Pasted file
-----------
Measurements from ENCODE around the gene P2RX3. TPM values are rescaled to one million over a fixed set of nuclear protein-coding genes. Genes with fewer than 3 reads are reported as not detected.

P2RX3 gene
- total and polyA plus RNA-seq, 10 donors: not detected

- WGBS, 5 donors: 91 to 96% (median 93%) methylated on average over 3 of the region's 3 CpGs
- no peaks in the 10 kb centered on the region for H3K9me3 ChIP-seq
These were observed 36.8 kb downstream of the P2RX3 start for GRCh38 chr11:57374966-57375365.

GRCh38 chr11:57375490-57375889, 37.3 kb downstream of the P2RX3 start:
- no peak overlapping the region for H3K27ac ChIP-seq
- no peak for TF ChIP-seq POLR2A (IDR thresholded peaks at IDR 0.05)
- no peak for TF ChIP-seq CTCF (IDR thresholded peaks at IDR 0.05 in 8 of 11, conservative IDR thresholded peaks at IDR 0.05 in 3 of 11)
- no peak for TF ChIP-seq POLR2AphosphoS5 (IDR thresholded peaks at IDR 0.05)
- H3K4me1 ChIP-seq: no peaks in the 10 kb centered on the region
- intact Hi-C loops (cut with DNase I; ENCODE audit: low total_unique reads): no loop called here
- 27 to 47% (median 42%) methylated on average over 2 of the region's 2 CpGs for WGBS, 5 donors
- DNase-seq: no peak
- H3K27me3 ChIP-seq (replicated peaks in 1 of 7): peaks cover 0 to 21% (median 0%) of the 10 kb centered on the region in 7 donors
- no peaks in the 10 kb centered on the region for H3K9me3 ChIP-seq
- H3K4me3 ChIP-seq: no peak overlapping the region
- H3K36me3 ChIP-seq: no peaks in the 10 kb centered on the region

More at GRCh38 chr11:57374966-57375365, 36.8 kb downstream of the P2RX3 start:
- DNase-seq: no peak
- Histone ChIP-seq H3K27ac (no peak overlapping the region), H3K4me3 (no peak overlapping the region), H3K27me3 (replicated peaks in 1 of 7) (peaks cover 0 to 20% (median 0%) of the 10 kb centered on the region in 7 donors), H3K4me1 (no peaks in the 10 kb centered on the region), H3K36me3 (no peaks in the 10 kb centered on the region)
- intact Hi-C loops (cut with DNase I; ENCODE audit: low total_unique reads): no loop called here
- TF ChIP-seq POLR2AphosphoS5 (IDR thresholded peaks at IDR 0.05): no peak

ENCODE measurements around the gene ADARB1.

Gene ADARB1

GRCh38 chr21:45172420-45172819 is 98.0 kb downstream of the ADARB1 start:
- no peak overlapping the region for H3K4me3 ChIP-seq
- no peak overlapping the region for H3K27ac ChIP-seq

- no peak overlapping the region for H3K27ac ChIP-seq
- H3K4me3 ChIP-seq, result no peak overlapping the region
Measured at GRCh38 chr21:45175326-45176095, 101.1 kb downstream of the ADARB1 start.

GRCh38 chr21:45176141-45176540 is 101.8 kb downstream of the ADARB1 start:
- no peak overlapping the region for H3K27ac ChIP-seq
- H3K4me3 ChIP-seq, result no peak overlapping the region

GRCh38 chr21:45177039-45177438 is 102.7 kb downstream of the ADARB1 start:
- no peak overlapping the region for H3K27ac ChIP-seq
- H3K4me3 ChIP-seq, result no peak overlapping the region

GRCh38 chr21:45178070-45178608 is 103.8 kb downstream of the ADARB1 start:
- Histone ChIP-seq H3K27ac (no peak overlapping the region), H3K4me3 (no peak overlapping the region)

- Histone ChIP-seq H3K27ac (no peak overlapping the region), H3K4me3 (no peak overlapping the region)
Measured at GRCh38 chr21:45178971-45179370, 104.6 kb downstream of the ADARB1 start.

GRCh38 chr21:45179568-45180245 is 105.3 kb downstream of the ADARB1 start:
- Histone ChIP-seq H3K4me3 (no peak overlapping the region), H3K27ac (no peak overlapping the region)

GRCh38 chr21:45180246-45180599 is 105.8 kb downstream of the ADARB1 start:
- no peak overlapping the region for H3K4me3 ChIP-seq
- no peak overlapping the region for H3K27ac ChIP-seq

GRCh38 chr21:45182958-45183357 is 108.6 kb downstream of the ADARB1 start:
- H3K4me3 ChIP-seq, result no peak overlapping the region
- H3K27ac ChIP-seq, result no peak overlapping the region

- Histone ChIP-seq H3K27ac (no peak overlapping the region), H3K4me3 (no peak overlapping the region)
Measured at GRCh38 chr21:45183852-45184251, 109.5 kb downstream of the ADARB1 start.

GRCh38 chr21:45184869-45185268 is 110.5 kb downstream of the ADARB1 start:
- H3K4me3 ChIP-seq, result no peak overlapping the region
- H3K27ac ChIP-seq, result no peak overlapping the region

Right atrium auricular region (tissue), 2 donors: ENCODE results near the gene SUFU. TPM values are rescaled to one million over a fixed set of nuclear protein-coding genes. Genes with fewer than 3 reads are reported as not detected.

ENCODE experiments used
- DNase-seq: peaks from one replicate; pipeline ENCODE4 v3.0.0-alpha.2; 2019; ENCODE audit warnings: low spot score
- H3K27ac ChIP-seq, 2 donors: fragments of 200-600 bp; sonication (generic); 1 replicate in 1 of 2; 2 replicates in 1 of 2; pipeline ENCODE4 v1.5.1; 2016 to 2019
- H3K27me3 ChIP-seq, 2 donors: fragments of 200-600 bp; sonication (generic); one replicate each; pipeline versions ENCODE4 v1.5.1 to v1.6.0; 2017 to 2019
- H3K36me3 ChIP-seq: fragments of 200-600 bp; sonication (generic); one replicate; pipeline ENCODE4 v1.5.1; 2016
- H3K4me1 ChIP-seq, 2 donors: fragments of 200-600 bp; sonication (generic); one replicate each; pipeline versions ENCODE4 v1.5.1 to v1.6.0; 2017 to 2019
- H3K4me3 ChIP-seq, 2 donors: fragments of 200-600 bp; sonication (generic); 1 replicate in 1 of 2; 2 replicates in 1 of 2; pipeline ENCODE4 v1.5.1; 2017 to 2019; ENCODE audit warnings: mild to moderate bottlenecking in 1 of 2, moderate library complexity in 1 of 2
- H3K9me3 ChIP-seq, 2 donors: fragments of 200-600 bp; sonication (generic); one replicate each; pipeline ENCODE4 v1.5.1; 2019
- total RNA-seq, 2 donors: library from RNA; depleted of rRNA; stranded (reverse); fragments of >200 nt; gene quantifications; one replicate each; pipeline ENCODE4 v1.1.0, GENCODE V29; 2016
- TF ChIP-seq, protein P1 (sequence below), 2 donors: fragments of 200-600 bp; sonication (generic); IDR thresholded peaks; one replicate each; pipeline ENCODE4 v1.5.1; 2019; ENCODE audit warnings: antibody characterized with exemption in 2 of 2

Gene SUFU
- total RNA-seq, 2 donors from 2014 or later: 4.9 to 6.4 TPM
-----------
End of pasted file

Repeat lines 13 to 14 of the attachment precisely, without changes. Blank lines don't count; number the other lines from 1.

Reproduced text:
- intact Hi-C loops (cut with DNase I; ENCODE audit: low total_unique reads): no loop called here
- 27 to 47% (median 42%) methylated on average over 2 of the region's 2 CpGs for WGBS, 5 donors